2 months ago
In sports, second place is usually seen as the most disappointing result, but it seems like the runner-up position is what this election race is all about. The plan is to make it to the second round and then collect votes from everyone who dislikes Čaputová. Because so far, she is the clear front runner, polling above 50 percent.
Civil activist Čaputová warns against a divided society and calls for unity. In a debate on TV Markíza, she was describing the campaign as a challenge, as to whether voters still believe in democracy. Slovakia will be a safe place where people overcome their differences.
Still, the main competition takes place between Smer candidate Maroš Šefčovič and former chief of the Supreme Court Štefan Harabin. Harabin feels he may end up second, so he is labeling Šefčovič a candidate from Brussels, as someone who cannot understand Slovaks. While Harabin calls himself the only true Christian candidate who can protect the country against migrants.
Šefčovič finds it hard to compete with the arrogant and anti-systemic Harabin. It is hard if not impossible to adapt to an argumentative style like Harabin’s in just a few months. Therefore, it is interesting to see how hard Šefčovič has been trying to frame himself as a candidate of Christian values, with broad support from the Church.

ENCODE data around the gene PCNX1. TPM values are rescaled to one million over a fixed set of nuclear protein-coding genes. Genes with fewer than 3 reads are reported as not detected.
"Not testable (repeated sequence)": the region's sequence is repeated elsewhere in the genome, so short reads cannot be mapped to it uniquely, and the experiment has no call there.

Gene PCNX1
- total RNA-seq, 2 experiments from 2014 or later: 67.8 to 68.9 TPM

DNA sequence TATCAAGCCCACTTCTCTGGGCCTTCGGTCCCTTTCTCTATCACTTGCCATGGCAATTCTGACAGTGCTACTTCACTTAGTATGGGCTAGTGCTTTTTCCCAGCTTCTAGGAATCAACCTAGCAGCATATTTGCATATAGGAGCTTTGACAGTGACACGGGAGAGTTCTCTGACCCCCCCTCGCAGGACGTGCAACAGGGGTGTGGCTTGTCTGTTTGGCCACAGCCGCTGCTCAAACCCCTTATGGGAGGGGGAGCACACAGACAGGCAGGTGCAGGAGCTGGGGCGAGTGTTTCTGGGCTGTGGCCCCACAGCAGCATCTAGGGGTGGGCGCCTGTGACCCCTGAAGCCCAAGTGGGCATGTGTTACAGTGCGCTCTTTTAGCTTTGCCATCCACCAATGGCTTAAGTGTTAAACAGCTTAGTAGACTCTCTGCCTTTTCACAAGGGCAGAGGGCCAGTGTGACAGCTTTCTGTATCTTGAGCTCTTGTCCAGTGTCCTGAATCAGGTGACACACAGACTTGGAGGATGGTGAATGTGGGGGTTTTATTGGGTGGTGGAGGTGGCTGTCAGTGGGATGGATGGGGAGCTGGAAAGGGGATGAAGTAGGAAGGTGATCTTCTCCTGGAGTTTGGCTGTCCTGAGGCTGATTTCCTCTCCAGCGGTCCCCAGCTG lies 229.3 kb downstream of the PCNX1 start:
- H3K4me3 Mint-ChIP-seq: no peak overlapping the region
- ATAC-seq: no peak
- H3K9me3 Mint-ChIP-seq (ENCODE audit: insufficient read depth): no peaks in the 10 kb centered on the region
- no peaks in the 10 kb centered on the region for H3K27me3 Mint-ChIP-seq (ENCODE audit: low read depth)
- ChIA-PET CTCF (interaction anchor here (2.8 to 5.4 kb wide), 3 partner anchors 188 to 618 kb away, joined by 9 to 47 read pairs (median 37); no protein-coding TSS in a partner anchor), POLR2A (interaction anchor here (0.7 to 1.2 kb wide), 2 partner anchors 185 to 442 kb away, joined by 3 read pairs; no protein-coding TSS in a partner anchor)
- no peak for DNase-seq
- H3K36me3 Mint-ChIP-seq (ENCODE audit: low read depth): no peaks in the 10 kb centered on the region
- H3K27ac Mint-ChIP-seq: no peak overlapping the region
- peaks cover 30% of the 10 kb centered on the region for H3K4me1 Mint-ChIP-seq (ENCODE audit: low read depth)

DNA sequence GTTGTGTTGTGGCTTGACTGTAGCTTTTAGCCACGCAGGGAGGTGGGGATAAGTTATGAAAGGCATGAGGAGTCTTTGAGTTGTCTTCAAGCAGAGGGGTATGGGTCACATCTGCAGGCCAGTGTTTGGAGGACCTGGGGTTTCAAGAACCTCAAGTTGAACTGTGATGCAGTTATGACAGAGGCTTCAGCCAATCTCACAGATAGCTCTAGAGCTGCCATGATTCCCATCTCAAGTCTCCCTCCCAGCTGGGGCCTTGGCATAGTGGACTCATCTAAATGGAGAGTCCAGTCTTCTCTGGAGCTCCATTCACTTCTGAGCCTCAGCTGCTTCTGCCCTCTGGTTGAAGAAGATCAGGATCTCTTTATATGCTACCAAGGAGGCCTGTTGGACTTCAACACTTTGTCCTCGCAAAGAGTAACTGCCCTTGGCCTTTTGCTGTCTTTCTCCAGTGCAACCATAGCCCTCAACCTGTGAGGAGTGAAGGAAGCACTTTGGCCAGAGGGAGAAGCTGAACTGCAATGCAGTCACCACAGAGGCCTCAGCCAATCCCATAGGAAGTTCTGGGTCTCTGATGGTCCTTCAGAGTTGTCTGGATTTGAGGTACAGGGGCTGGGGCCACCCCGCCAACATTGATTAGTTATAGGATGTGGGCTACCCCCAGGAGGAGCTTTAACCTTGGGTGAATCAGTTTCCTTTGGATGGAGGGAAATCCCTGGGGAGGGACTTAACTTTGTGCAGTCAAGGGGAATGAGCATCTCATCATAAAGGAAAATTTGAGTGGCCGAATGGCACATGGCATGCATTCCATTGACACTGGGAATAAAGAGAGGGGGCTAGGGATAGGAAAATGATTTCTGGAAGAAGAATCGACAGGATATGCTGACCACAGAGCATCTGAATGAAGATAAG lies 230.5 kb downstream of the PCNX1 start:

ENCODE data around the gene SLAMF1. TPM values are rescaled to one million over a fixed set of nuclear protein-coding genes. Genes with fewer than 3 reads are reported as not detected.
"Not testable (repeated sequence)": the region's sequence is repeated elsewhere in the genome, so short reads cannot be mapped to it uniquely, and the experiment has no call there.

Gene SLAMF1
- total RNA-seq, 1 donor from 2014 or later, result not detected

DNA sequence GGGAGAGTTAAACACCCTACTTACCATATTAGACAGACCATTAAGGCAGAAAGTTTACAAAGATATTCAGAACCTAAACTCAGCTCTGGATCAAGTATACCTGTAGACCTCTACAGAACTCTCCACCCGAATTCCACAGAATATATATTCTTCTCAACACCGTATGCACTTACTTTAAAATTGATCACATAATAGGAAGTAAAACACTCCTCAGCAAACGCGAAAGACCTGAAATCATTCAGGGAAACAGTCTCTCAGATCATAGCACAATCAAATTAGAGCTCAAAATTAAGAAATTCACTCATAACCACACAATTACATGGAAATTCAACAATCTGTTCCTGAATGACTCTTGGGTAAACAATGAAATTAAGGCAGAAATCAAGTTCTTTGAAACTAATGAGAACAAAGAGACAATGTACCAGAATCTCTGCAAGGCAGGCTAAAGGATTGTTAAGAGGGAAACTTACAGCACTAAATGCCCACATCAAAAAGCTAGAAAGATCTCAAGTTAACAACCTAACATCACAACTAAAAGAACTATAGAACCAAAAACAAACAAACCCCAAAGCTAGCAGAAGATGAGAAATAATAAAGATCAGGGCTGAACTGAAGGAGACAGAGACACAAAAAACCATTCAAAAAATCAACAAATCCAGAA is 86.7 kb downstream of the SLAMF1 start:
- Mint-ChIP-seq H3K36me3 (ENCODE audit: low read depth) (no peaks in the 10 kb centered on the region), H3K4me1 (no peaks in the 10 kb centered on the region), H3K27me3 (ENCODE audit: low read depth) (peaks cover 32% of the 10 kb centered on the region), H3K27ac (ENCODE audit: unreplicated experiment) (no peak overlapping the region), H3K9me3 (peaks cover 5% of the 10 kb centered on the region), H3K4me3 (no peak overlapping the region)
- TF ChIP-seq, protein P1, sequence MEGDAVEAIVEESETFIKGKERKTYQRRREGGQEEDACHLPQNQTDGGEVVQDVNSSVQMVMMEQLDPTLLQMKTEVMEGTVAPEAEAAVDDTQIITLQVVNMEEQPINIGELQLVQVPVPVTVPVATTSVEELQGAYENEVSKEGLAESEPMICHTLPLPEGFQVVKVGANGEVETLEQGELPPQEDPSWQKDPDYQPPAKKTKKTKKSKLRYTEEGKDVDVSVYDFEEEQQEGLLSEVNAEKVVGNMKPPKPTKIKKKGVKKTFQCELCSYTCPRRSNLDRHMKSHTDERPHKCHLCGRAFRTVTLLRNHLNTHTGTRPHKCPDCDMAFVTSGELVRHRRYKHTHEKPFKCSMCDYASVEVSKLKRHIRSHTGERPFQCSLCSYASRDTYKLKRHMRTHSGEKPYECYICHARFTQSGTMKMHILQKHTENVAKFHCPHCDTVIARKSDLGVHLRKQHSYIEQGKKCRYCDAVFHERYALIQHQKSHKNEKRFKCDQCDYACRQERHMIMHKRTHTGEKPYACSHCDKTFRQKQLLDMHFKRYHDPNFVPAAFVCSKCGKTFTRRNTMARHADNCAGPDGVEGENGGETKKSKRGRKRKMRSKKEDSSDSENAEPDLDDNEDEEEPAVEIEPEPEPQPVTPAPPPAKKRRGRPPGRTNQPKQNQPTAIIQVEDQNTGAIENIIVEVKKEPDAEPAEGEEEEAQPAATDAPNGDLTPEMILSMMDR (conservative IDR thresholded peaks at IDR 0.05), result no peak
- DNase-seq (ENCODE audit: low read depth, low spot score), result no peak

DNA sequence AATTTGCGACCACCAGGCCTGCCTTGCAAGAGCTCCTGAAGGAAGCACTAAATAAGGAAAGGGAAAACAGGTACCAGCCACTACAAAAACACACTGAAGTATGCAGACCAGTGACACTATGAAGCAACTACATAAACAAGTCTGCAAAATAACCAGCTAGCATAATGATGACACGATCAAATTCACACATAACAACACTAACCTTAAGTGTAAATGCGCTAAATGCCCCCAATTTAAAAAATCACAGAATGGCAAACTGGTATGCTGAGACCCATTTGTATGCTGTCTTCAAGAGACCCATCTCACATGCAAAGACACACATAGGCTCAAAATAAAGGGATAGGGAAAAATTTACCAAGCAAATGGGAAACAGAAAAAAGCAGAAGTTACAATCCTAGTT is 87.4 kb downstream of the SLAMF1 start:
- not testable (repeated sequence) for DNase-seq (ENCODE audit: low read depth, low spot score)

One of the two men is expected to challenge Čaputová in the second round. If it will be Harabin, she may expect insults, lies, and allegations of being funded by the U.S. and Soros. It will be much less nasty with Šefčovič as a rival. She may be attacked for not being erudite enough for the office and shamed for her willingness to pardon President Kiska.
Overall, a higher voter turnout could help Čaputová. If the energy that fueled last year’s anti-government protest is going to persist, Slovakia will likely get a female president.